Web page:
To our readers on the other side of the Atlantic, you must know by now that here in England, we drink an awful lot of tea. A cup of ‘Joe’ is what you’d get from your local coffee house, but over here we put time and effort into making a decent brew.
We need it to create, implement and manage PPC campaigns. And as it turns out, making a good cuppa and setting up a PPC campaign are fairly similar…
Heat the teapot
The first thing to do when making a cup of tea is to boil the teapot; this prepares it for the extreme water temperature required to make good tea. Estimate how many cups you want out of your teapot and prepare one teaspoon for each cup, with ‘an extra teapoon for the pot’.
Well PPC is no different at all; before launching yourself into a campaign, you need to test the water and estimate how much your campaign is going to cost, project some rough figures for conversions, and have a good look at your competitors.
For this, you can use the Google keyword tool ( or any of the hundreds of other tools) to find keyword variations, the Google traffic Estimator to estimate spend and traffic, and the keyword spy tool to make your competitor research (although I do competitor research myself because I like reading their ads and working on counter-USPs…).
Next, you need to find yourself some good tea. Not tea bags, red or gold labels, but some good, loose tea. Let me put it this way: if you get bad quality tea, it will impact on the rest of your teapot and will overtime bring down the quality of that teapot.
Keywords are your tea: one bad keyword can have a negative effect on the rest of your ad group, so make sure you get highly relevant keywords and use phrase + exact matches.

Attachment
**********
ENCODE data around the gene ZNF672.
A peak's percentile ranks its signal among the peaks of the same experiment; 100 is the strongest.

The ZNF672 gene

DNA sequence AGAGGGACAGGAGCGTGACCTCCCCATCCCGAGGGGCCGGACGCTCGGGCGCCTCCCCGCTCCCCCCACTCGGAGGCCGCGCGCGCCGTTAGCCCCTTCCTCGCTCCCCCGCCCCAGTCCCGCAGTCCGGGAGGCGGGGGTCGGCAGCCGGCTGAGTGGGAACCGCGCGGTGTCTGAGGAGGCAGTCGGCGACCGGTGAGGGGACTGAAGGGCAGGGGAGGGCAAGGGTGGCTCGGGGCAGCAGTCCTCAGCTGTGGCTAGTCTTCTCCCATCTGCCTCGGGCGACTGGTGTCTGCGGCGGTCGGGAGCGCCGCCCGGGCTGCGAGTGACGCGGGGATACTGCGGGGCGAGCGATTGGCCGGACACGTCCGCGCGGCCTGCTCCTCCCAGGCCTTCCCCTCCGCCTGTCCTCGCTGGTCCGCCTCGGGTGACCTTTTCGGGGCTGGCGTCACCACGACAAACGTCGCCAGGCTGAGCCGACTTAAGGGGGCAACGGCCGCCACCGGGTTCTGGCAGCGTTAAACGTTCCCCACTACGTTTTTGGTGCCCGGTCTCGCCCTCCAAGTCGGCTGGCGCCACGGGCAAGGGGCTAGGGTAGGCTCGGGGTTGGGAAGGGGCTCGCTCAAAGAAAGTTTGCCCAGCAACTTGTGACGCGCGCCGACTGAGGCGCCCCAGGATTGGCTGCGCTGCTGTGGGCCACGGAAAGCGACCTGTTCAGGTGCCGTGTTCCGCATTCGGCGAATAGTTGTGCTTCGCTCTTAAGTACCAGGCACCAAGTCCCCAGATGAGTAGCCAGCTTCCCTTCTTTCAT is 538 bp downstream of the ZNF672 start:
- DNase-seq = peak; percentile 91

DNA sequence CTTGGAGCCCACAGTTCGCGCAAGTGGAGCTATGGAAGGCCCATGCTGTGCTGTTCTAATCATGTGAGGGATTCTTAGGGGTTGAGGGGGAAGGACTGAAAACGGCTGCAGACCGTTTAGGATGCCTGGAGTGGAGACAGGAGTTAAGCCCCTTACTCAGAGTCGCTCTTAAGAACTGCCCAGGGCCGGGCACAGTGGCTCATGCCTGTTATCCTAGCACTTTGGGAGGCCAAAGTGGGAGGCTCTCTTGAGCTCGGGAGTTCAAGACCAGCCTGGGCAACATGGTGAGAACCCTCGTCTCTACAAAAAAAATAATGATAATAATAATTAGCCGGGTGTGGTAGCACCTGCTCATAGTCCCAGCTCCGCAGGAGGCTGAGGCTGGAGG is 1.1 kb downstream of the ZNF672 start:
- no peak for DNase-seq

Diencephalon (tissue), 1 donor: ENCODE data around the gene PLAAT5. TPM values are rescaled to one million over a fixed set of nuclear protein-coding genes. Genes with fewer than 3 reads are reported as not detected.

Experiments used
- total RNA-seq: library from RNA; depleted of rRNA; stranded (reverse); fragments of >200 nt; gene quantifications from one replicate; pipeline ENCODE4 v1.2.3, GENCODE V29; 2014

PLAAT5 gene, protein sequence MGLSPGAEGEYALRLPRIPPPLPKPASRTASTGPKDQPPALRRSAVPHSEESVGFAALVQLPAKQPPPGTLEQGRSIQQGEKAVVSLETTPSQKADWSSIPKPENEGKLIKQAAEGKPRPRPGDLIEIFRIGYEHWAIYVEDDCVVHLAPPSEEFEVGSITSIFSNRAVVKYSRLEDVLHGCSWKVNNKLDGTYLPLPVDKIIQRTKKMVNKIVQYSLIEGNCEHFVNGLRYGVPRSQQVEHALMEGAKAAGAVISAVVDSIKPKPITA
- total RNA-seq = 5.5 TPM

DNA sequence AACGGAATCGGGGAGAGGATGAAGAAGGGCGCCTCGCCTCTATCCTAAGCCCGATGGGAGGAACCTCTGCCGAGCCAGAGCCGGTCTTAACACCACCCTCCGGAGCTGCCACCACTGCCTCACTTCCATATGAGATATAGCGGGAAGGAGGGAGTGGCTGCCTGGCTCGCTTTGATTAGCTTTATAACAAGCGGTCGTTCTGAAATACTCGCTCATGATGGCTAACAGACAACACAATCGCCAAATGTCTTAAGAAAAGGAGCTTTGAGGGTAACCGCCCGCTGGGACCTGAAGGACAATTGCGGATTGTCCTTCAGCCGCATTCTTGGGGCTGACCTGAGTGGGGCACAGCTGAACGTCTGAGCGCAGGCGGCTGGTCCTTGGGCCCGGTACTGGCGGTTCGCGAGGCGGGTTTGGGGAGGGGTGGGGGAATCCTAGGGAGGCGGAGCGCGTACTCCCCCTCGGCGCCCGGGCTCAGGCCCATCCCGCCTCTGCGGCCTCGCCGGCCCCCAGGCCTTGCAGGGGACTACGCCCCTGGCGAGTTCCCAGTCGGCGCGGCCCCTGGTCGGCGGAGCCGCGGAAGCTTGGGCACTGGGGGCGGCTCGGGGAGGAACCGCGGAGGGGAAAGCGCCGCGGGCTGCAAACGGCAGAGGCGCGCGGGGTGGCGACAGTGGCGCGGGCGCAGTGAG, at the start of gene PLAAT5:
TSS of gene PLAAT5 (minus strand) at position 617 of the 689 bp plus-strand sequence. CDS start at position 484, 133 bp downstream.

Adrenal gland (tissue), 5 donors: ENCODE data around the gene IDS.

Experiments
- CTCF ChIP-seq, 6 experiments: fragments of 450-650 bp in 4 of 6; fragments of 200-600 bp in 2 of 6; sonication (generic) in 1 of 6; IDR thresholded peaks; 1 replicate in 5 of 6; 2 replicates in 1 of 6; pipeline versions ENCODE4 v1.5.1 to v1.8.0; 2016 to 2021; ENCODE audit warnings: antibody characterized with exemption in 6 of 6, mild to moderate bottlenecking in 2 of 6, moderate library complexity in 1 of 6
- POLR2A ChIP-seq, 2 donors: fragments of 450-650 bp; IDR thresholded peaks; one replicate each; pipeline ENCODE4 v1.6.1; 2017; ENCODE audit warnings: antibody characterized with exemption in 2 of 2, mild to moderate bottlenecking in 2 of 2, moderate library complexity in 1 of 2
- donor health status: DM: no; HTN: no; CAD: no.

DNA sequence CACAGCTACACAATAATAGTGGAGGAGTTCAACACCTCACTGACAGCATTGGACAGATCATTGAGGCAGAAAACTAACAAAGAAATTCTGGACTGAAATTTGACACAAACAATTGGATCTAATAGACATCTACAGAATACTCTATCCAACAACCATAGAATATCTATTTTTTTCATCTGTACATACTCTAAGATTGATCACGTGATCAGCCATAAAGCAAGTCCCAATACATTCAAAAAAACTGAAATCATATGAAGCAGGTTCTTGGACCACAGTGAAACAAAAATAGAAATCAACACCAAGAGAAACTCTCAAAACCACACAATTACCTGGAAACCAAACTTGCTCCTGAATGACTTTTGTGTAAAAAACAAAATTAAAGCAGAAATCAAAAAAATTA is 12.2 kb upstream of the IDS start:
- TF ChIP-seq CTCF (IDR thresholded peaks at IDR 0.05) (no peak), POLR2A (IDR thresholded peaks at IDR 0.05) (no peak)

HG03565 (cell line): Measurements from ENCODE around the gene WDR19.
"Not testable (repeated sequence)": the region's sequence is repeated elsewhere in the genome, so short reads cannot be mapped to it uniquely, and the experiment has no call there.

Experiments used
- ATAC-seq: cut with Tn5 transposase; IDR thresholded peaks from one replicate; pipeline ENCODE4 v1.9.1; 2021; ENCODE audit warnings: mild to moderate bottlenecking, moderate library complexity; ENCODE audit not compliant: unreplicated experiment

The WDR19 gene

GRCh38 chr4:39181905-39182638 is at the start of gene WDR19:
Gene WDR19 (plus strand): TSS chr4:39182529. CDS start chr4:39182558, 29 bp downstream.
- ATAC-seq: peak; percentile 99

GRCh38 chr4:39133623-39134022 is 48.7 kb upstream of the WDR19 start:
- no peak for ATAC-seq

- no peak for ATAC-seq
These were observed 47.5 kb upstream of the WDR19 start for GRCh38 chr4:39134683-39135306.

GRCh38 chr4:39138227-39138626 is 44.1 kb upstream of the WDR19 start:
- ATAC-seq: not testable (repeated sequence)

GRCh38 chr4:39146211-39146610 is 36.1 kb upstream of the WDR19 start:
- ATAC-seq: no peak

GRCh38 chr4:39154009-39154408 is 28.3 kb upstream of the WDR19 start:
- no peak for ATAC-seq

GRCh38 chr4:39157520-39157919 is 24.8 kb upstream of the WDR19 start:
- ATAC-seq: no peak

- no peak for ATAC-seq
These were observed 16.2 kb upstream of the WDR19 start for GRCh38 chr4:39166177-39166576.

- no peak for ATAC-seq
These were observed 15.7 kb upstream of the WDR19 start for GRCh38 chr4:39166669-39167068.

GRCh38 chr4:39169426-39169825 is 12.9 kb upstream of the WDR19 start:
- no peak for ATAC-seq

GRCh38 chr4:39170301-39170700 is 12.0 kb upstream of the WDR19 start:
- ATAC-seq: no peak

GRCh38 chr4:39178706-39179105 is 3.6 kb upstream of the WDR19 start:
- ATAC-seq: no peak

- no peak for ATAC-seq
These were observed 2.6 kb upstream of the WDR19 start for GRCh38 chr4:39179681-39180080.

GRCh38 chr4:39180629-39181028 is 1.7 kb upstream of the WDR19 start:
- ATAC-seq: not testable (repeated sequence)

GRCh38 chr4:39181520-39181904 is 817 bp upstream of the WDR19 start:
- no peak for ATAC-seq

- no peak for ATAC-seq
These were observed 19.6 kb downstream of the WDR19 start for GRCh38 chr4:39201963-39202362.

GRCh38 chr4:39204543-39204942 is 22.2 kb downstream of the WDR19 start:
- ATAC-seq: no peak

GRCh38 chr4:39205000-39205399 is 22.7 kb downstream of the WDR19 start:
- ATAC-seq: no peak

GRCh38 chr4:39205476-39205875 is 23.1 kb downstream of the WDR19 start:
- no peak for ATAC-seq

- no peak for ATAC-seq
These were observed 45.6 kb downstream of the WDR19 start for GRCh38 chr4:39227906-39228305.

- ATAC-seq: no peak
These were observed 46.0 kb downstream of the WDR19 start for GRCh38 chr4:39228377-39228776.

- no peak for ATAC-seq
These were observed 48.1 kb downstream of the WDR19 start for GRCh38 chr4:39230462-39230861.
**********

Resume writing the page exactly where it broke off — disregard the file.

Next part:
With the right set of analytics, you almost don’t need broad match anymore (I tend to use it where the the goal is to generate cheap traffic nowadays, never for conversions).In other words, using phrase and exact match is like upgrading your tea from Tesco to Marks & Spencer quality.
Pour the boiling water
One of the most important parts of making tea is making sure the water you are pouring onto your tea is 100% boiling. Anything less, and not all the tea leaves in your pot will infuse at the same rate, leaving your pot with an uneven flavour.
When launching a PPC campaign for the first time, I usually increase the bids just a little in order to get some early visibility which should results in a good CTR -and ultimately Quality Score. I then work downwards in the positions to find my sweet spot. But the important thing to remember here is to enter your market/niche with a ‘bang’, one that will leave your competitors (you know, the ones you’ve researched) thinking: Is it worth me getting boiled like this?
Stir until the Perfect Colour
Tea is supposed to reach a certain colour before you can drink it, and although people have it at different strengths, it gets good when it reaches a nice caramelly colour. This ‘sweet spot’ is exactly what you want to find in PPC: a perfect point of balance between conversions and CPC. So find out what position your keyword/ad combinations perform the best, and make sure you stay there.
Once you have found your sweet spot, whether it be in a cuppa or in a PPC campaign, all you have to do before enjoying the benefits is to milk it! You found your sweet spot in which you convert well and you now want to milk this spot by attracting more than your share of traffic from that SERP.
Easy, improve your ad’s creative: Do some A/B testing with changes in the Title, description, call to action, and even display URL, you’ ll see some dramatic changes. Just adding the adgroup name at the end of a destination url double my CTR on one campaign. Example display URL: www.shoeshop.com/cheap, the user is first attracted to cheap, because that’s his search query, therefore it’s bolded. He is then re-attracted towards the natural results (Google triangle) but sees shoeshop on the way back and his brain combines it with cheap. By that time, his mouse is already on the ad title…
Once your project has been created with the greatest care, you can reap the benefits, whether it be enjoy the caffeine boost (yes, there’s caffeine in tea) or seeing your business grow through the leads generated by your Google AdWords campaign.
Disclaimer: this post was written with a cup of tea that went cold.
That’s the worst thing that can happen to your tea, so don’t let your campaign get old and irrelevant, continue optimising it all the time to enjoy its full potential.